Fox Moth (Macrothylacia rubi)
The fox moth is a member of the family of snout moths, named so due to the color of the male’s wings resembling a fox.
- Family: Lasiocampidae
- Genus: Macrothylacia
- Scientific Name: Macrothylacia rubi
Description and Identification
They hatch in about three weeks from the eggs being laid. Initially, the larvae are dark brown with orange bands present on their bodies. As they grow older, they develop long brown hair on the side and shorter hair on the top. A mature larva measures 8cm on an average.
Pupation takes place in a cocoon amongst vegetation.
Sexual Dimorphism: Present. Males have reddish-brown wings while in the females it is of a pale gray coloration. Also, the females are slightly larger than males.
Color and Appearance
Forewing: When the wings are opened, a pair of narrow, light-yellow, and transverse bands are observed. When the wings are closed, the banded patterns remain the same.
Hindwing: When the wings are opened, they are either entirely reddish-brown (males) or pale gray (females). When the wings are closed, the reddish-brown or pale gray shades can hardly be seen.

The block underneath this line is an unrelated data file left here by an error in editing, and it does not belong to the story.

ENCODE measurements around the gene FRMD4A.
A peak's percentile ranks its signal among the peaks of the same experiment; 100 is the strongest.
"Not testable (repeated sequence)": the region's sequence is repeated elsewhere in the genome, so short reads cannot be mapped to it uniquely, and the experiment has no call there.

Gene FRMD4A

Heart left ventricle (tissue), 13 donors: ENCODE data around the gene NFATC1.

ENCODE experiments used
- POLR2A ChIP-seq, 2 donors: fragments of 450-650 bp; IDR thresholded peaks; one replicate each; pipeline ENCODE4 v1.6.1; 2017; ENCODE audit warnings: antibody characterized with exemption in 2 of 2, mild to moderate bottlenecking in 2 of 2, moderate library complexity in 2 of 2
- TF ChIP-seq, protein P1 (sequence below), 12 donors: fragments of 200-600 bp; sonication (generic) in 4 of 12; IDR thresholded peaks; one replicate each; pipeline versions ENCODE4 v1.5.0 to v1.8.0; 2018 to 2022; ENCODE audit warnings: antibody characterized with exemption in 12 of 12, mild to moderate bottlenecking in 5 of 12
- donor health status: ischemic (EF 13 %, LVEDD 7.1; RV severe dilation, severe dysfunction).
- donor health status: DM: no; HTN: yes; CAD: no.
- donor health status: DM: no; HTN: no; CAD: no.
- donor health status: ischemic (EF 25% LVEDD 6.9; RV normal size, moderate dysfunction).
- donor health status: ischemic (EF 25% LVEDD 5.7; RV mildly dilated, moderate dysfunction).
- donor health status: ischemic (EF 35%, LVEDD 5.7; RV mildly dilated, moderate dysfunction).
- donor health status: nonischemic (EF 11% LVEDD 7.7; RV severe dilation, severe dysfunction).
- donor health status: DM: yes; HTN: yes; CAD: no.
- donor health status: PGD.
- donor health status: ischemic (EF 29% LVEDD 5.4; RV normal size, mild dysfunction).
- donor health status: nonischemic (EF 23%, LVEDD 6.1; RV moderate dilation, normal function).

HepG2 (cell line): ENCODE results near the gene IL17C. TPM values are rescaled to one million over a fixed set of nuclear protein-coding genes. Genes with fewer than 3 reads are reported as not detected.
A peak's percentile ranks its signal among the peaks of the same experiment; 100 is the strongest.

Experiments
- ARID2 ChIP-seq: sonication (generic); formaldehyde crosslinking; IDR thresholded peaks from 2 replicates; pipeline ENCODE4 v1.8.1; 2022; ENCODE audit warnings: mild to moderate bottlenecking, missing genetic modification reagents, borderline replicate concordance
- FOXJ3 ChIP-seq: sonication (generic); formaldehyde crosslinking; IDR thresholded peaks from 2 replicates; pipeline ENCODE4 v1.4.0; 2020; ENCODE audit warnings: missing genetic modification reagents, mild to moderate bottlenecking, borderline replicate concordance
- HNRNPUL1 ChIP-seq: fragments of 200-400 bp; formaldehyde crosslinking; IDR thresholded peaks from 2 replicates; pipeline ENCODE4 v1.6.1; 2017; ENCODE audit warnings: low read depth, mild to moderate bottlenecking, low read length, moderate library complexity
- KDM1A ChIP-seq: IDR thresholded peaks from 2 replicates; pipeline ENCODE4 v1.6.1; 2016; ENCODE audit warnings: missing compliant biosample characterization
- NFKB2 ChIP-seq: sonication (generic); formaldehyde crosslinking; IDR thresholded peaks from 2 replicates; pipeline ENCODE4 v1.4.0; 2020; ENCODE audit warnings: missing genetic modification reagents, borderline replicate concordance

Average wingspan: 4.8-7.2 cm
Flight pattern: Consistent
Season: May – June
They are grey, laid on the branches and stems of host plants.
|Distribution||Western Europe to Central Asia and Siberia|
|Habitat||Open woodlands, moors, and prairies|
|Lifespan of Adults||2 months|
|Host Plants||Aspen, bilberry, bramble, grasses, heather, red clover, sallows, silver birch, strawberries, and zigzag clover|
|Adult Diet||Does not feed|
Did You Know
- Swedish zoologist Carl Linnaeus first described the fox moth in 1758, in the 10th edition of his book Systema Naturae.